The Randall Museum in San Francisco hosts a large HO-scale model train layout. Created by the Golden Gate Model Railroad Club starting in 1961, the layout was donated to the Museum in 2015. Since then I have started automatizing trains running on the layout. I am also the de-facto layout maintainer. This blog describes various updates on the Randall project and I maintain a separate blog for all my electronics not directly related to Randall.
2019-04-07 - RDC Santa Fe on Branchline AutomationCategory Randall
The Rapido RDC Santa Fe has been working nicely on the Branchline with the automation for a few weeks now:
Click on player above to play full video.
These are the latest Rapido RDC Santa Fe, numbers 191 and 192. I had to adjust the front plow as it was riding too close to the rails and actually binding on some flex track junctions. I also did their “break in”, and performed the LokSound “slow crawl” adjustment as well as adjust the volume.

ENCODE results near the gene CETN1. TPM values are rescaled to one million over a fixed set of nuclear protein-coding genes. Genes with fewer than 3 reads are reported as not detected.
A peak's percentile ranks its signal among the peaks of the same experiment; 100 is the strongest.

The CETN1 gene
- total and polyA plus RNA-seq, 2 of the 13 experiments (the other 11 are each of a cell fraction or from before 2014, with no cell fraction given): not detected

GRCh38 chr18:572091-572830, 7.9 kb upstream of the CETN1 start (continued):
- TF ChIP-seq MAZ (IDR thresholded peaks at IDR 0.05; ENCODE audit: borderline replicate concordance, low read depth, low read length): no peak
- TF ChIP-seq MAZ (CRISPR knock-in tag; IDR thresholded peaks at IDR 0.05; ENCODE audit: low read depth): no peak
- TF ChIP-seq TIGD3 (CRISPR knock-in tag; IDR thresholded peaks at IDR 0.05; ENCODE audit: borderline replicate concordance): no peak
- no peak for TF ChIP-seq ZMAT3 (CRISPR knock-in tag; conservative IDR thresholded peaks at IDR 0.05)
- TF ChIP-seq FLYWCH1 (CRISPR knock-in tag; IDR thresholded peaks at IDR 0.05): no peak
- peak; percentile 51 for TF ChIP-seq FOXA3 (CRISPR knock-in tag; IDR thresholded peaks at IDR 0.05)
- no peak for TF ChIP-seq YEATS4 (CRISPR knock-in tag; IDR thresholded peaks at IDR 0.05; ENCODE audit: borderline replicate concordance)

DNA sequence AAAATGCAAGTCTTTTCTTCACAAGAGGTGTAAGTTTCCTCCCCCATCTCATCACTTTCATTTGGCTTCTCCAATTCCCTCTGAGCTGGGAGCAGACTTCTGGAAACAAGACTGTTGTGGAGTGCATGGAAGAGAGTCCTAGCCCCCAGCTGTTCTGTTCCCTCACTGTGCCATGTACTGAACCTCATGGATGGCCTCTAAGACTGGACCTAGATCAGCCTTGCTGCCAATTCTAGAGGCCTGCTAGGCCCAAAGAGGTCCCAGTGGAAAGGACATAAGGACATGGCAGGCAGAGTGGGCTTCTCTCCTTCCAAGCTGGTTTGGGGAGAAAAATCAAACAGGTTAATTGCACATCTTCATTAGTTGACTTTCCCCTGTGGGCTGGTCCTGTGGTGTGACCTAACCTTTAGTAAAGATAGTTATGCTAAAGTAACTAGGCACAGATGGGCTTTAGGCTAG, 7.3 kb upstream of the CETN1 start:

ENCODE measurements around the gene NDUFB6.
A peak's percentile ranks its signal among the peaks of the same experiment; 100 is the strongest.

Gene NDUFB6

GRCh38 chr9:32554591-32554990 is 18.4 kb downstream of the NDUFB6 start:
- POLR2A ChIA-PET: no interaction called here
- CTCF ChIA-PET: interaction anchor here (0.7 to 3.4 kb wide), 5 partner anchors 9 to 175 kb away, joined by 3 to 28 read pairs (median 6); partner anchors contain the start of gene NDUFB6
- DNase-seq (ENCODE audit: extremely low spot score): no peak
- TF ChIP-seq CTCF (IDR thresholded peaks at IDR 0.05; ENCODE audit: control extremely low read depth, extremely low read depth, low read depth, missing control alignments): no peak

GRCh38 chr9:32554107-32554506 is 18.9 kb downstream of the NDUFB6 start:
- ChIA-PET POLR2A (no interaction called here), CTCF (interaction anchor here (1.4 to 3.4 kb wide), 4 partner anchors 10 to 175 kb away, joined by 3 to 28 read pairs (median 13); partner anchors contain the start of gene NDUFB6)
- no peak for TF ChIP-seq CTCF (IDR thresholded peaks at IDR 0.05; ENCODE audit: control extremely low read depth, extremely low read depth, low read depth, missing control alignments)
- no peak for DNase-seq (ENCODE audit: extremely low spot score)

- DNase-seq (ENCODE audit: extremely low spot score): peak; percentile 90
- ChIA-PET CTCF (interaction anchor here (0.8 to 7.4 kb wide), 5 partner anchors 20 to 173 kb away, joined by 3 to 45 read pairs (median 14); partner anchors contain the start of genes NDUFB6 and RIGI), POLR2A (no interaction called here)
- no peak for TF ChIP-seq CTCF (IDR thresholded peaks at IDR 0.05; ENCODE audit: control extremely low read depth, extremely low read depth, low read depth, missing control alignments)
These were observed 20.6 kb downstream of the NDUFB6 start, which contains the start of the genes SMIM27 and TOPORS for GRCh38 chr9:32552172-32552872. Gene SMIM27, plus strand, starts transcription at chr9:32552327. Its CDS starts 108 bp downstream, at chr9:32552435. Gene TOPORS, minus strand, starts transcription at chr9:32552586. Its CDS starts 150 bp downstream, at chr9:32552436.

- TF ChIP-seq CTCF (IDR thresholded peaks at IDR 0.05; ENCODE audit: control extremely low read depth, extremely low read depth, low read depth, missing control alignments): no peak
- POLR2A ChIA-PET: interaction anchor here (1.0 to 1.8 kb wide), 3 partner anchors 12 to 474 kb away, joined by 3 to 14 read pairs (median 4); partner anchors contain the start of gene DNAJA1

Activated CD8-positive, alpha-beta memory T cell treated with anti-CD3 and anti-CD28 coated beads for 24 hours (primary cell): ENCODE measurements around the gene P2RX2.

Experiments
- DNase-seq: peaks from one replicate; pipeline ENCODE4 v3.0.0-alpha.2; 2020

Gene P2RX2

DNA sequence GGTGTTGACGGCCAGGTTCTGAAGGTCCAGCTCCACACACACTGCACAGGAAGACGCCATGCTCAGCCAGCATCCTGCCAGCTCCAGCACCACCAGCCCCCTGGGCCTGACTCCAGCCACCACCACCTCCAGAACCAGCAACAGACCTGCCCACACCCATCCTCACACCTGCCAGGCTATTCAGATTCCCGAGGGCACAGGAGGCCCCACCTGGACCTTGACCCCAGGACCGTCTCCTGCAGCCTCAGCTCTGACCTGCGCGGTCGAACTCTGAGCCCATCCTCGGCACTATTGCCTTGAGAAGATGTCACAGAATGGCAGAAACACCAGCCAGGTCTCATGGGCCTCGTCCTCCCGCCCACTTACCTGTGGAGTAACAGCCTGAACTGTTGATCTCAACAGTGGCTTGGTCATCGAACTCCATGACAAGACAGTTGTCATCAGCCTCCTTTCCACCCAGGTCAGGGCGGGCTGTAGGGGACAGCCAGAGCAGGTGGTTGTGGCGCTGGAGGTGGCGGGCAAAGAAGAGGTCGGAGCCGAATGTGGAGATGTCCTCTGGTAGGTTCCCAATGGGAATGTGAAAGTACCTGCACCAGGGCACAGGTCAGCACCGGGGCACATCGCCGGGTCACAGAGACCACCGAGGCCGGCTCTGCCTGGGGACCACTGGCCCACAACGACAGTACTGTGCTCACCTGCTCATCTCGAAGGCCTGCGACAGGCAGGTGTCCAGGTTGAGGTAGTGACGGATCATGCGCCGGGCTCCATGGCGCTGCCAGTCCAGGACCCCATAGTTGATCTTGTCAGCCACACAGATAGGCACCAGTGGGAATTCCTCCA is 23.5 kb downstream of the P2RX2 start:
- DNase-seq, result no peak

For more history on these unique RDCs, please visit this site: http://atsf.railfan.net/atsfpres/dc191.html. They have a unique story and is quite worth reading and this site actually explains why both cars are looking different.
I’ve also made a video of it on the mainline, for a bit of variety:
One thing we’ll have to keep an eye for are dirty wheels, and dirty track. We have no shortage of both. Since both engines are powered, I’ve noticed on dirty track one engine might get a speed change or stop command while the other one may not. This can result in an engine trying to push or pull the other one.
The automation has a specific handling to avoid just that: it repeats all speed and stop commands every two seconds. I came up with that to solve the push-pull issues I was having with the Amtrak train on the mainline. In case an engine failed to get a DCC command due to dirty track, it would get it again a couple seconds later. This is enough to resolve any such issues.